Ned Block and Jerry Fodor are broadly functionalists save for qualia and some higher cognitive functions (Fodor) while just assuming physicalism is probably true. So for instance, while the inverted spectrum argument is ofted wielded against physicalism, in the case of Block and Fodor, it targets only functionalism. And if functionalism in a strong sense is false but physicalism true, how are they different?

David Chalmers whose key interest is narrowly the ontology of mind, virtually interchanges the terms functionalism and physicalism. He argues the world is causally closed and that everything save conscious experience reduces to the physical. More specifically, he argues that the soft sciences are ultimately linked to the physical by their functionalizability. If something is functional, then it’s physical. How the micro world could specifically be understood on functional terms is unclear, but paragraphs like this are key:

“2. The principle of organizational invariance. This principle states that any two systems with the same fine-grained functional organization will have qualitatively identical experiences. If the causal patterns of neural organization were duplicated in silicon, for example, with a silicon chip for every neuron and the same patterns of interaction, then the same experiences would arise.”

So for him the “causal patterns of neural organization” is the same thing as the “fine-grained functional organization”. He notes later in the paragraph Searle’s disagreement, but where does Searl disagree when his own view champions “causal supervenience?” What is the difference between “causal supervenience” and “causal patterns of neural organization?” I think Searl believes if silicon or biology can truly duplicate physical causality in the right way, then consciousness results. But then, there is no equating for Searle causality with functionality. To sharpen my point here, consider Searle’s rejection of Penrose’s quantum account of mind. Searle affirms that the brian is 1) just a machine 2) a neural net. But isn’t that just what the functionalists have been trying to tell Searle all along?(!)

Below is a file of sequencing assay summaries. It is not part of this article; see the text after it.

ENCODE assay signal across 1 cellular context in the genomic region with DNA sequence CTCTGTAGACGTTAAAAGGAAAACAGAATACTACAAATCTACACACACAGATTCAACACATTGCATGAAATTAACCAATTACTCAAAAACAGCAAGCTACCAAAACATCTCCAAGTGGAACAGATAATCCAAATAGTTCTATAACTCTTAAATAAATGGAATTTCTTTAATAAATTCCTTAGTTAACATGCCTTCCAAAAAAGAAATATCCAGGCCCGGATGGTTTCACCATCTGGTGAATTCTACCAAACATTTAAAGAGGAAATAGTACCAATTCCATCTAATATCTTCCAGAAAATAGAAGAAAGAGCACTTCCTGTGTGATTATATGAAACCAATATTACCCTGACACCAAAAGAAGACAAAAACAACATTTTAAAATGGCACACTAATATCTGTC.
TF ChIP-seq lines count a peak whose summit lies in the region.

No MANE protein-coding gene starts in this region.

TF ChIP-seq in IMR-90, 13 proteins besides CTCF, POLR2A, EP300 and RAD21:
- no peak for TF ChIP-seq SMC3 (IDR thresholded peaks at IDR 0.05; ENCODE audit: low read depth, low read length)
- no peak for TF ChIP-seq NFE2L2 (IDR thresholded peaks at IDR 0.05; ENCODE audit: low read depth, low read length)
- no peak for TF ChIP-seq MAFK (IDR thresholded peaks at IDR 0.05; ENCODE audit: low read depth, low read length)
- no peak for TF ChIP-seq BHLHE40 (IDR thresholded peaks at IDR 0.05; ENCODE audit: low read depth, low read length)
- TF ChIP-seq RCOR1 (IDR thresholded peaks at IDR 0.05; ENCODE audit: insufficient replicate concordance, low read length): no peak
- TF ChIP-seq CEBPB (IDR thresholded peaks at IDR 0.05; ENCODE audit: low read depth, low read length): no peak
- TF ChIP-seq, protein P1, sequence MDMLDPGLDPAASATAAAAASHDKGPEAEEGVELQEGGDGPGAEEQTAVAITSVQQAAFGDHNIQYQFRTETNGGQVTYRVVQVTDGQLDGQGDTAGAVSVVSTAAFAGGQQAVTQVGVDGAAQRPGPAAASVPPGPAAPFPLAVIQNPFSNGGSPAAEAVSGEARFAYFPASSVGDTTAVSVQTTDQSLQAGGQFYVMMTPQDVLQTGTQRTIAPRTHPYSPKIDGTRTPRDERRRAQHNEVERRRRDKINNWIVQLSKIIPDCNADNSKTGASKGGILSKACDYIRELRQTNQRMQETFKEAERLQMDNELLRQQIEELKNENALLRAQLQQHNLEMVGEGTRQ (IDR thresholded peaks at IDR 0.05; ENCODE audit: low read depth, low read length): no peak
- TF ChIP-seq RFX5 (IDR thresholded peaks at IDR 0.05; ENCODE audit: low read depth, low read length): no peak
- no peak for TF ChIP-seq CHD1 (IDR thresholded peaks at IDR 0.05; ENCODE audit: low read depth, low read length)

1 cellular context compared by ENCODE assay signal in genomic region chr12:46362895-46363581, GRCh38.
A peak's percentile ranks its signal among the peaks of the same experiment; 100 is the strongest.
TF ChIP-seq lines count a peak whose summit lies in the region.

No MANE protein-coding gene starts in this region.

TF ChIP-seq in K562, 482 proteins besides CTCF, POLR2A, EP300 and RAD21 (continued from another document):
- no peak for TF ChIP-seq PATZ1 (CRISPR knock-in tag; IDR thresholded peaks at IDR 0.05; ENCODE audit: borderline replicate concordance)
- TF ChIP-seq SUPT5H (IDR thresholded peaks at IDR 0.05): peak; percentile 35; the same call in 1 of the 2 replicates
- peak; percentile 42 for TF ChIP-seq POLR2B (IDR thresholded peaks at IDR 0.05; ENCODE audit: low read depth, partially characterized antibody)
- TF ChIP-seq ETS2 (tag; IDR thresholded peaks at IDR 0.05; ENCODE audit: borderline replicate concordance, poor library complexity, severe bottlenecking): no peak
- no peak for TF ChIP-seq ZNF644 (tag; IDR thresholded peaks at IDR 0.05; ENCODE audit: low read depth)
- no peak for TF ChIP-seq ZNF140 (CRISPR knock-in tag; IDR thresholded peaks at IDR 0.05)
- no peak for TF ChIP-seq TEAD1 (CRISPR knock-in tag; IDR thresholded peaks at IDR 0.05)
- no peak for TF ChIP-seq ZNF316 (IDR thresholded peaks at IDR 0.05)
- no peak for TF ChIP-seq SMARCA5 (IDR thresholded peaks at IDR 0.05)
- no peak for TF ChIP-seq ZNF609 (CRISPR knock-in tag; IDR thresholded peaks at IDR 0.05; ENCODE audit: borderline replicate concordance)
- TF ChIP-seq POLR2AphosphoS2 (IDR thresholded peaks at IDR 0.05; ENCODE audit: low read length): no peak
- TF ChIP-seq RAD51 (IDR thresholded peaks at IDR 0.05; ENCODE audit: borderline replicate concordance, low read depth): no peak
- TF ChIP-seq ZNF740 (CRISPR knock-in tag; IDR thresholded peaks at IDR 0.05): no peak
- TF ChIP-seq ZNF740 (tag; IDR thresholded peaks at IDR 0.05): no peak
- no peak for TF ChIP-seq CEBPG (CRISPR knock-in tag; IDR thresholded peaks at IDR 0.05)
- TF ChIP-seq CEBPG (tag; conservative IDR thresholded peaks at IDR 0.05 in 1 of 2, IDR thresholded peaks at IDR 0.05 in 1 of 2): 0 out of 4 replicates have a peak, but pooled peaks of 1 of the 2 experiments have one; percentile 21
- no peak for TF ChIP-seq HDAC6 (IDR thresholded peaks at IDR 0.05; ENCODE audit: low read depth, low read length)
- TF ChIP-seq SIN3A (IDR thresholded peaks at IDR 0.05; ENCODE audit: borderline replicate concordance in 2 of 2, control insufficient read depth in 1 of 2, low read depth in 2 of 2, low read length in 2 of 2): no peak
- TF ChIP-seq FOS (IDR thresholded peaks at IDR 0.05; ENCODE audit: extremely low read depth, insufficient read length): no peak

Not exactly, because the causal account of how that machine IS a machine matters. Modeling the synaptic connections perfectly is for Searle, still just a model. But isn’t Chalmers model going deeper than that? Herin lies where I think they’re talking past each other. At what point are we moving from a functional model to the real thing? When Chalmers says we’ll replace a neuron with a chip performing the same function, he seems to mean, down to the relevant level of physical causality wherever that is. And when Searle rejoinds, he seems to mean, a functional account can’t capture the relevant causal level. Chalmers assumes functionalism is physicalism, and Searle assumes it’s not.

Searle argues that functions are something we ascribe. Is there anything inherently “computational” about an abcabus (someone please tell me how to spell that word)? It’s a kids toy or a door prop as much as it is a calculator depending on how we interpret it. Whereas it would seem there is something more objectively real about physical causality. Now I don’t think that ultimately works because I think that physics is also a product of our interpretation. And more importantly, some of Searle’s more ambitious attempts to trivialize functions (that can be “anything”) have been adequately refuted.

Needles to say, I think Searle and Chalmers are both right in their deeper points. But the whole discussion is problematized by the lack of agreement on what functionalism actually is, and particular, how it relates to physicalism.